Things have been going fairly smoothly the past year until this past month or so. Increasingly, my daughters (twins age 7.5) do not pay attention to what I say and often do things they aren't supposed to do. Why? When I ask them why they did such-and-such, even though I said they were not supposed to, their answer is "because I wanted to." I have explained over and over again that you can't do things just because you want to if they've been instructed not to. (For example, leaving our property and going into neighbor's yards or the street, or taking markers into the livingroom, or throwing mud at the house.) I don't seem to have consequences that are effective. Nothing seems to be that important to them!
I suppose I could try that. But the things they do are so varied.....and I have tried both tightening the reins and loosening the reins, so to speak - and neither one seems to make any difference.
I think kids at this age really appreciate if you level with them about what it is you're concerned with. What is it about going to the neighbors that is not allowed? What can be arranged so that can be allowed? The street? What about the markers? Is the concern getting ink on furniture? Why do they prefer to work in there? I the light better? Throwing mud is fun! How can some mud play be accommodated?
I think looking at it as tightening or loosening may be problematic because it ignores the idea that you can all have what you want. Maybe they can help you come up with creative solutions? I feel like at age 7, seeing their parent try to stretch to meet their needs/desires in creative ways may go a long way to helping them understand that their wants are respected.
Well, cleaning the mud off the house is a good obvious one, IMO. If they are truly having a problem staying on the property (and I understand this concern because we live right in the city on a busy road), I think maybe I would tell them they can't be outside unless I was there with them, which will have logical limitations based on when I have time to be outside. That said, we have decided to draw our play boundaries pretty broad to accommodate our kids desire to wander. They can go between several homes and are always allowed with neighbors. If they go inside anywhere they have to come tell me. When my DC was a bit younger (7), she had to come tell me that she was going to ask to play with the neighbor two houses down and then come back and tell me if she was invited in. We have a 100% no-go down the hill towards the road. This is important to me and it gets reiterated whenever we have friends over and I tell them the boundaries. One time some neighbor kids did go down to the road (and crossed it). I freaked out accordingly. ;-) This is where reserving your freak-out for really important stuff comes in handy.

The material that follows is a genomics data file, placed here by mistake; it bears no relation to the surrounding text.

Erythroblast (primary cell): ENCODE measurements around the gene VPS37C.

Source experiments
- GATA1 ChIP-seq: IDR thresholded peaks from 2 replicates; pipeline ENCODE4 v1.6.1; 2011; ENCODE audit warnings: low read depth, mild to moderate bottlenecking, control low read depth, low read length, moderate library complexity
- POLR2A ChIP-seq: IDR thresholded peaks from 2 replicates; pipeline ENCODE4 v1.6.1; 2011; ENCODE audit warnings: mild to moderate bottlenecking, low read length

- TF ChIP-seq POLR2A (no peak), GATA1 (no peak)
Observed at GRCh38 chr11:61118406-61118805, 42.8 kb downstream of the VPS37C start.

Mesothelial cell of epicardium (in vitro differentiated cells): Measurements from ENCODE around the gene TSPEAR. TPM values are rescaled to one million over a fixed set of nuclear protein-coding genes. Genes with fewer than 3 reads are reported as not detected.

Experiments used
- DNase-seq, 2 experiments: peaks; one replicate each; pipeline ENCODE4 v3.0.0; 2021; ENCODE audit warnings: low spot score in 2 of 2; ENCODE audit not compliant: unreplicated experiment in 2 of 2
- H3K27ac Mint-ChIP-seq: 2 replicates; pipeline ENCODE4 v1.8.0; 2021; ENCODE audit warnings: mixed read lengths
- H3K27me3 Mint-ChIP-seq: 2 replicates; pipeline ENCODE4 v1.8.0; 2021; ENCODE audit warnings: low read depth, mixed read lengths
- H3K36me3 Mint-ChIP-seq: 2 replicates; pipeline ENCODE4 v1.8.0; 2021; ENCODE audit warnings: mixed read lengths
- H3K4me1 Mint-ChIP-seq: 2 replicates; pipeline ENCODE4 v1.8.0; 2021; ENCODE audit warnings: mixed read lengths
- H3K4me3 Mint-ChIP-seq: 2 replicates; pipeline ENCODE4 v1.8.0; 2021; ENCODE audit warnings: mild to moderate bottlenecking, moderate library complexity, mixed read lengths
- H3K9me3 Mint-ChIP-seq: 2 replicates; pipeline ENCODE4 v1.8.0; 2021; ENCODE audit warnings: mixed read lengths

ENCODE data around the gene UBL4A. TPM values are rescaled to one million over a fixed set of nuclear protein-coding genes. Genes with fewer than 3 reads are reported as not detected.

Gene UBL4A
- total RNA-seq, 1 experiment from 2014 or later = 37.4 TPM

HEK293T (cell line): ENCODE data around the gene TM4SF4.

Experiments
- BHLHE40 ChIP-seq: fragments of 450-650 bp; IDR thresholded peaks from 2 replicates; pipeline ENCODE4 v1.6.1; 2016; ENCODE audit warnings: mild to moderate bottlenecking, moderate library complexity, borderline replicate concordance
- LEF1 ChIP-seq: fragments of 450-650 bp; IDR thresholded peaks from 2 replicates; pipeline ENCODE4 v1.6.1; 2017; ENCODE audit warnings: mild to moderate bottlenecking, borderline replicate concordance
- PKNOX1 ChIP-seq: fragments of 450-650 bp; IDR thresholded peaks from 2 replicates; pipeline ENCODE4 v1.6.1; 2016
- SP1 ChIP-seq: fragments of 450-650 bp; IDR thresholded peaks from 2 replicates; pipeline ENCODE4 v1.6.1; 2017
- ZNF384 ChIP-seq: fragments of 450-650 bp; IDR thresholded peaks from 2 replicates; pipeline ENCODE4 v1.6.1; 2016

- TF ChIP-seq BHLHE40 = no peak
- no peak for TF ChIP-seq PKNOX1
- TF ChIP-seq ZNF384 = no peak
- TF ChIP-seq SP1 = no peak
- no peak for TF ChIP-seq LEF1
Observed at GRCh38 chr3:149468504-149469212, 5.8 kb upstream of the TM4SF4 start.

One more thing -- I have found that talking in the car (if you drive) is the best for this age. See if you can catch them in a conversational mood and have a frank chat about your concerns. Engage them in problem solving.
Troll? Here's me...
Oh, one more thing. In PET (Parent Effectiveness Training) they talk about breaking problems up into individual things to deal with. The idea is that confronting someone with the request to change a pattern of behavior can feel really daunting. But, asking them to make a change on one very specific and immediate problem is much easier to discuss and think about changing. So, while as parents it is understandable that we get frustrated by a pattern of things, it is better for our kids if we just talk about the next thing that comes up and treat it like an isolated issue. PET suggests that this is effective for adults as well as children and, IME, they are absolutely right. Imagine the difference when we approach our spouse/family member with "You always..." and the debate and defensiveness that comes out of that. As opposed to, "You forgot to get toilet paper and I am too busy today to go out again. Can you please try to remember that next time?"
Troll? Here's me...
I would have a talk about being responsible for their actions and how you'd like to allow them some freedom, but they don't seem ready so now they can't go out side unless an adult is available, the markers are going to be out of reach so they have to ask for them and return them when done, and they have to clean up the mud.
What consequences are you using?
To be more effective, focus on consequences for wanted behavior. Each kid can get a sticker for each day of "markers staying where they belong", and then they get to do something special after a whole week of stickers. You might want to make it easier at first, like an immediate reward for a shorter interval at first.
Also give the social reinforcement often for "markers staying where they belong" in the form of positive feedback. When you give them positive feedback, get close, touch, show emotion. Don't caboose criticism onto the positive feedback, no "but..", making it purely positive.
It comes down to lots of reinforced practice at first. You should fade out the reinforcement after a while, use the sticker system to instill some other wanted behavior, fade the constant feedback for good market management, but never completely stop.
You might even try just social reinforcement and not use the stickers at first. Tangible rewards are more for getting a wanted behavior going if it is not already occurring.
Focus on the behavior your want and give it a name like "markers where they belong" or find your own words to describe the behavior that you want. Stop focusing on the unwanted behavior in most cases (when it is likely to be harmless in the short run).
Also, in general, catch them being good. Give them positive feedback when they are cooperative in any way, even for the smallest act of cooperation, don't take cooperation for granted.